Reshuffled Phillies hardly resemble '80 champs so far

The 1982 Philadelphia Phillies no longer bear very much resemblance to the team that dominated the National League East through most of the late 1970s and won the World Series just two years ago. Indeed, the club has undergone a housecleaning more typical of a perennial loser than a world champion - as shown by the fact that of the 10 players who saw more or less regular action in the 1980 Series, only four are still around. A quick look at the standings, though, makes one wonder if general manager Paul Owens may have engineered a few trades he'd like to have back.

Of course it's still early, and neither Owens nor new manager Pat Corrales is ready to push the panic button yet - at least publicly - but it goes without saying that a 4-11 start is not the recommended strategy for prospective contenders in a division as tough and competitive as the NL East. Compounding the problem is the fact that St. Louis has jumped out to a big early lead while defending champion Montreal is also off to a good start.

The biggest problem so far has been a feeble attack by a team which has regularly been among the best in this category. The 1982 Phillies are dead last in team batting at .231 and in runs scored at 42 - departments in which they led the league a year ago.

A rib injury which has sidelined two-time MVP Mike Schmidt since April 13 hasn't helped, but the Phillies were only 1-4 in the games he played before getting hurt. And it's not a one-man thing; it's a team-wide slump that has already led to some lineup changes in hopes of finding a winning combination.

The pitching was supposed to be much improved this year, with Mike Krukow acquired from the Chicago Cubs to fill out the starting rotation and Ed Farmer picked up as a free agent to bolster the bullpen. But so far the mound corps, too, has failed to deliver.

The biggest disappointment has been the man this team always counts on most, three-time Cy Young Award winner Steve Carlton, who got off to the worst start of his career at 0-4. The 37-year-old left-hander finally got untracked Sunday, however, beating the Cardinals 8-4 to break their 12-game winning streak as well as his own losing skein. And although he weakened in the ninth, he looked like the old Steve Carlton for eight innings - giving the whole club a big boost as it heads out on its first West Coast trip of the season.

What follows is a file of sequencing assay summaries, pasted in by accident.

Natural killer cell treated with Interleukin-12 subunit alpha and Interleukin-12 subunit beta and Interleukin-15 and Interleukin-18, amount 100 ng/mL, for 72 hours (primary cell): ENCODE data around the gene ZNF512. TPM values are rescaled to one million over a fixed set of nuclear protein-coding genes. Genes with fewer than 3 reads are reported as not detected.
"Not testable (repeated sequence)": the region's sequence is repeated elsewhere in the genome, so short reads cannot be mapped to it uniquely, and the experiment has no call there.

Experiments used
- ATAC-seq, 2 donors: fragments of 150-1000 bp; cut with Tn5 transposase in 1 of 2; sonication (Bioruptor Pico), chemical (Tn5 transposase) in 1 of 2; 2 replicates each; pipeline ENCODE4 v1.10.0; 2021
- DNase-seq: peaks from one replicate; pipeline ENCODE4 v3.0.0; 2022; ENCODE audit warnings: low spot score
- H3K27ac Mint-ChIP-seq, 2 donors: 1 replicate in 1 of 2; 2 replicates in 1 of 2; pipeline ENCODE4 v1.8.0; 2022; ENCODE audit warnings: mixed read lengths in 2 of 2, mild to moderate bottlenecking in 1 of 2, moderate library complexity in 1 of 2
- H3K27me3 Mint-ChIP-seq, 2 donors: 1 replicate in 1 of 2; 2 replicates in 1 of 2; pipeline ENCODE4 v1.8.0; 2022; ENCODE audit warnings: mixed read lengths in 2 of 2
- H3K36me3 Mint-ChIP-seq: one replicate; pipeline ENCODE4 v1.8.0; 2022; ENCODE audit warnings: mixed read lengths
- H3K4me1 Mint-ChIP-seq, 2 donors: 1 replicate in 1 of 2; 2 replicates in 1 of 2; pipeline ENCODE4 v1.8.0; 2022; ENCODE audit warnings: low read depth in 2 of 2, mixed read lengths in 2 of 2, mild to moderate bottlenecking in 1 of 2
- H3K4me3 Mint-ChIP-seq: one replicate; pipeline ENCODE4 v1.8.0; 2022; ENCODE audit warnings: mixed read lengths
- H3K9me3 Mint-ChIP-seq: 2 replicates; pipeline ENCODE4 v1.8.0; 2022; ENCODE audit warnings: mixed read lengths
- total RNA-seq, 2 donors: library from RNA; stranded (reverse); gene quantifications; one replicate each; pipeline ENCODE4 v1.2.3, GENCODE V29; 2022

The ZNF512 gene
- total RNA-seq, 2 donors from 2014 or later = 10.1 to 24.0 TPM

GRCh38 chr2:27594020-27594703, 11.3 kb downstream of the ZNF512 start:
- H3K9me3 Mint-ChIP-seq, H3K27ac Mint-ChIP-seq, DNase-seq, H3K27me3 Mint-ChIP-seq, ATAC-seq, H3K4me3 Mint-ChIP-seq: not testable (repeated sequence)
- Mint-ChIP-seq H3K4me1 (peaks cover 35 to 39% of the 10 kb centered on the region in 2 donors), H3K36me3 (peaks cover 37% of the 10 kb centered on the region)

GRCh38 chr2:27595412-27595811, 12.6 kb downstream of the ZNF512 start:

The team's record is still the worst in either league, however, and Corrales, brought in to replace Dallas Green this year when the latter became general manager of the Cubs, is naturally disappointed. The former Texas Ranger pilot certainly had reason to expect more from a club that still looks as good on paper as this one does, although he did anticipate that it might take the new-look Phillies a little time to get used to playing together.

''I think we've got as much talent here as the 1980 team did, but it's a matter of jelling,'' he told me a few games into the season. ''We've got a new catcher (Bo Diaz) and a new shortstop (Ivan DeJesus), and you know those are key positions. It may take us two or three weeks to get it together. We just want to keep our heads above water until then.''

The tide seems to be up around their chins now, though, so unless something positive happens quickly he'll have to start looking around for a swimming instructor. And while he's at it, given the notorious lack of patience of this city's fans coupled with baseball's standard practice of making the manager the scapegoat when a team goes bad, he'd be well advised to scout out a lifeboat for himself too.